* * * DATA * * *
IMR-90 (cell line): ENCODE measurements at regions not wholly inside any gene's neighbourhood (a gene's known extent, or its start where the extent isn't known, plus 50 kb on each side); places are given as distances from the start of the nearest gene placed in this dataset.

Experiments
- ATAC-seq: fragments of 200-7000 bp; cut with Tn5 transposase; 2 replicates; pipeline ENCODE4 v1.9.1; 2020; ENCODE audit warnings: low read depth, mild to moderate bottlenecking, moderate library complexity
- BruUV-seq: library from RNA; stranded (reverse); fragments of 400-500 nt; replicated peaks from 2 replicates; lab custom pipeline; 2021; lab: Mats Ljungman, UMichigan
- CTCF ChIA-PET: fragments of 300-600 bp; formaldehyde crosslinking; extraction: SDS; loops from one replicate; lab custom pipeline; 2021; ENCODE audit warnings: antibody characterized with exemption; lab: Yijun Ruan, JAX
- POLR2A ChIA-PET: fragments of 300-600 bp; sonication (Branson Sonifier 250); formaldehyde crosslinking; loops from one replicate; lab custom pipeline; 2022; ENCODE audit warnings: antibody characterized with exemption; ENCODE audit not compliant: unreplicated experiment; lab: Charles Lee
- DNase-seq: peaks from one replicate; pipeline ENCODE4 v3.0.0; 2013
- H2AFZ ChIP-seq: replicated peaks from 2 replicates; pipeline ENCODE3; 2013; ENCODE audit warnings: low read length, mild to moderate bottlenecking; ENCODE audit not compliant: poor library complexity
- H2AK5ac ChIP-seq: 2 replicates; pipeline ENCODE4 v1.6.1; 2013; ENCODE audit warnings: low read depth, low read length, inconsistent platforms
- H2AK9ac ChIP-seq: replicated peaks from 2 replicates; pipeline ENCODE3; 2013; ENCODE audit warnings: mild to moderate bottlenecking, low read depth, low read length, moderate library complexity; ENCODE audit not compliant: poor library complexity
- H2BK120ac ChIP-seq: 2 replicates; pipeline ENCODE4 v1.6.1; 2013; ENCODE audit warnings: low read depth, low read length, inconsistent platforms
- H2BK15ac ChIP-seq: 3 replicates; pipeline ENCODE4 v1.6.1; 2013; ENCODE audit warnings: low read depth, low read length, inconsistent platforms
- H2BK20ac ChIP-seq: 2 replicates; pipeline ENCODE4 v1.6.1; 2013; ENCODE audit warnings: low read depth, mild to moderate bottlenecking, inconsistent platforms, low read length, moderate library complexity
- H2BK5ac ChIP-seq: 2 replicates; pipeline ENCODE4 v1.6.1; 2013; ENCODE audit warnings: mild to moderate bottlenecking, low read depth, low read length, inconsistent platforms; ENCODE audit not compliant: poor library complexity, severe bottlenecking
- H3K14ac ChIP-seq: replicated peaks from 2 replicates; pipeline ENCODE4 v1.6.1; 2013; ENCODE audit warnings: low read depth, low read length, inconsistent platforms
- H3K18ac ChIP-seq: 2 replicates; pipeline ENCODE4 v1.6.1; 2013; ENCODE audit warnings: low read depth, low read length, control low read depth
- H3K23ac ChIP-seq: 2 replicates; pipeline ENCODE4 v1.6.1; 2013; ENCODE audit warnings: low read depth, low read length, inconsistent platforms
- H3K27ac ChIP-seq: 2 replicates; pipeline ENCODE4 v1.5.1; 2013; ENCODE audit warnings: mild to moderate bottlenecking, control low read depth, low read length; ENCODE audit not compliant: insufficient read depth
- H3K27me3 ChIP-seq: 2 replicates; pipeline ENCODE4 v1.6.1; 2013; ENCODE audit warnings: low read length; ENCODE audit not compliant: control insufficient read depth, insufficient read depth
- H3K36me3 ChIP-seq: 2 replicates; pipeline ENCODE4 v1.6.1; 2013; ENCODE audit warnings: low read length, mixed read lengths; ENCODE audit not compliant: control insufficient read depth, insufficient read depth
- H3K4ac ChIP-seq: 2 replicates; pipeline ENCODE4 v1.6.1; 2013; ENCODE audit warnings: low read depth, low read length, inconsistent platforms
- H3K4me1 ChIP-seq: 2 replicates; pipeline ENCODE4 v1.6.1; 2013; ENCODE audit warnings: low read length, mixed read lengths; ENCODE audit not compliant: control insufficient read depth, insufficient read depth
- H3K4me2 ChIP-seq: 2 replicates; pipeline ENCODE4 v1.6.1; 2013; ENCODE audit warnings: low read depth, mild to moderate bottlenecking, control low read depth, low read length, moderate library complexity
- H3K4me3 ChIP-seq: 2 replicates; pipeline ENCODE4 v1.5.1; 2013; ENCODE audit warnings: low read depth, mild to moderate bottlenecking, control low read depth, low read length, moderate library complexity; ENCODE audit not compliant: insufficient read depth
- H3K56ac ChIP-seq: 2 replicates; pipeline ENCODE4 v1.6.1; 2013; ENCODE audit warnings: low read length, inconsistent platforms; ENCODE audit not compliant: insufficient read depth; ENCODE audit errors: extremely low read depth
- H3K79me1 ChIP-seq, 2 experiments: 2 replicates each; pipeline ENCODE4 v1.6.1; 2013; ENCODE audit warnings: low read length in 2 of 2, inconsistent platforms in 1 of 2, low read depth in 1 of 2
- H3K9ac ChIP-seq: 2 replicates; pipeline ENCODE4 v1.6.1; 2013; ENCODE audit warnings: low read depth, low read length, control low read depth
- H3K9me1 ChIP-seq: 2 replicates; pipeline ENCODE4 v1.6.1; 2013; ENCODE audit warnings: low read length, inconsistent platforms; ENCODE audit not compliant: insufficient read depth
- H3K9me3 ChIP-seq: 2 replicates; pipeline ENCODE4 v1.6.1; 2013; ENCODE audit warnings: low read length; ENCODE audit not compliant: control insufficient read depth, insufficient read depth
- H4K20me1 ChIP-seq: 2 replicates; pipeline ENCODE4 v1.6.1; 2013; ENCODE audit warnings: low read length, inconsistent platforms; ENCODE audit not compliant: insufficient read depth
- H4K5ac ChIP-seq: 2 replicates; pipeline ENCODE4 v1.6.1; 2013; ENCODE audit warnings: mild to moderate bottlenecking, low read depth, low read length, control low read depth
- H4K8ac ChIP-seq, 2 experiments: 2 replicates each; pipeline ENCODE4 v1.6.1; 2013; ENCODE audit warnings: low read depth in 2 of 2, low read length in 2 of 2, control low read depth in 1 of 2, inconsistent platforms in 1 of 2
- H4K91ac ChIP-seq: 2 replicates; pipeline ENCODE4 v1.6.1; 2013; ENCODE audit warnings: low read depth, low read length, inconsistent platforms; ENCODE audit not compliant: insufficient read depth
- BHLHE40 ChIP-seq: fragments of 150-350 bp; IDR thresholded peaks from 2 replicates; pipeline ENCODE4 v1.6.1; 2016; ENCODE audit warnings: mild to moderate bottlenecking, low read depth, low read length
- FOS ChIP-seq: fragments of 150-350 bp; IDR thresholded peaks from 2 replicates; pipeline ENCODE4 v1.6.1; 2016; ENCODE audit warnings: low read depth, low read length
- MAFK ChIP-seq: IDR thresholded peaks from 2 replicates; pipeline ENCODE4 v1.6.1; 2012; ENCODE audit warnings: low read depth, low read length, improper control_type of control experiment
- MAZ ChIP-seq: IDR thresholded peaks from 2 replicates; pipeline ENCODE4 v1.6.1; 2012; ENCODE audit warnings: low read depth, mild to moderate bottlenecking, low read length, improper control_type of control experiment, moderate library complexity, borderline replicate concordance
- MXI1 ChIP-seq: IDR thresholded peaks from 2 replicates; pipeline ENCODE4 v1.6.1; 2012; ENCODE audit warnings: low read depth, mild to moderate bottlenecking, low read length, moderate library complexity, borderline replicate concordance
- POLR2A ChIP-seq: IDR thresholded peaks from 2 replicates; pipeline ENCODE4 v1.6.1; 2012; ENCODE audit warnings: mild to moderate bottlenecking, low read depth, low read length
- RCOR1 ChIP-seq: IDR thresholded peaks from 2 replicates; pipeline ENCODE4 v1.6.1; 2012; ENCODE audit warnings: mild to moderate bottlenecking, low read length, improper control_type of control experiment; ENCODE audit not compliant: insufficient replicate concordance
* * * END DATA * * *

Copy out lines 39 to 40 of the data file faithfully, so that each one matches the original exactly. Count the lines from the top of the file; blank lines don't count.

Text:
- POLR2A ChIP-seq: IDR thresholded peaks from 2 replicates; pipeline ENCODE4 v1.6.1; 2012; ENCODE audit warnings: mild to moderate bottlenecking, low read depth, low read length
- RCOR1 ChIP-seq: IDR thresholded peaks from 2 replicates; pipeline ENCODE4 v1.6.1; 2012; ENCODE audit warnings: mild to moderate bottlenecking, low read length, improper control_type of control experiment; ENCODE audit not compliant: insufficient replicate concordance